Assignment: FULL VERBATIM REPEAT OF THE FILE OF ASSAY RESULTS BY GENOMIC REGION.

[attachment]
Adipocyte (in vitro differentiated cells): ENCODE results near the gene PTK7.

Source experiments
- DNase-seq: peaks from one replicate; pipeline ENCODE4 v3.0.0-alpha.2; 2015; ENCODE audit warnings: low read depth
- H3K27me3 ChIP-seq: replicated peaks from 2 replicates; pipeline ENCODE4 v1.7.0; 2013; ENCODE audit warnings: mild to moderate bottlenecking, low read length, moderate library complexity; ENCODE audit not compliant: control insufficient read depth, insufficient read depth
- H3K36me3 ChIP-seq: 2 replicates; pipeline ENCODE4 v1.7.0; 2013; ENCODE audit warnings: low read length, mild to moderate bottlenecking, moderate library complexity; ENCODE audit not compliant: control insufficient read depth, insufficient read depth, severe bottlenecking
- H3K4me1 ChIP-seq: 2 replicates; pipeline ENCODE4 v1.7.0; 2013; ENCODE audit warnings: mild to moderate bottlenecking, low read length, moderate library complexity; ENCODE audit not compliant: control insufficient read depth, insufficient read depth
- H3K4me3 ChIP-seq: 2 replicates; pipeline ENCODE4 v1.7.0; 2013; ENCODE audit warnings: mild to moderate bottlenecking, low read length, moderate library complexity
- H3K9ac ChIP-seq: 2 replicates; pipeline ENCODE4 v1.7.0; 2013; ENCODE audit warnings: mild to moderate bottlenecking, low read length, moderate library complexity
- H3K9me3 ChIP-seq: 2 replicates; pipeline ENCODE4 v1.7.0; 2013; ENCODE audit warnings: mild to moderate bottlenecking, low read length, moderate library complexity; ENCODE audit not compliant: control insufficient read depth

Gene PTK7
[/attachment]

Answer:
Adipocyte (in vitro differentiated cells): ENCODE results near the gene PTK7.

Source experiments
- DNase-seq: peaks from one replicate; pipeline ENCODE4 v3.0.0-alpha.2; 2015; ENCODE audit warnings: low read depth
- H3K27me3 ChIP-seq: replicated peaks from 2 replicates; pipeline ENCODE4 v1.7.0; 2013; ENCODE audit warnings: mild to moderate bottlenecking, low read length, moderate library complexity; ENCODE audit not compliant: control insufficient read depth, insufficient read depth
- H3K36me3 ChIP-seq: 2 replicates; pipeline ENCODE4 v1.7.0; 2013; ENCODE audit warnings: low read length, mild to moderate bottlenecking, moderate library complexity; ENCODE audit not compliant: control insufficient read depth, insufficient read depth, severe bottlenecking
- H3K4me1 ChIP-seq: 2 replicates; pipeline ENCODE4 v1.7.0; 2013; ENCODE audit warnings: mild to moderate bottlenecking, low read length, moderate library complexity; ENCODE audit not compliant: control insufficient read depth, insufficient read depth
- H3K4me3 ChIP-seq: 2 replicates; pipeline ENCODE4 v1.7.0; 2013; ENCODE audit warnings: mild to moderate bottlenecking, low read length, moderate library complexity
- H3K9ac ChIP-seq: 2 replicates; pipeline ENCODE4 v1.7.0; 2013; ENCODE audit warnings: mild to moderate bottlenecking, low read length, moderate library complexity
- H3K9me3 ChIP-seq: 2 replicates; pipeline ENCODE4 v1.7.0; 2013; ENCODE audit warnings: mild to moderate bottlenecking, low read length, moderate library complexity; ENCODE audit not compliant: control insufficient read depth

Gene PTK7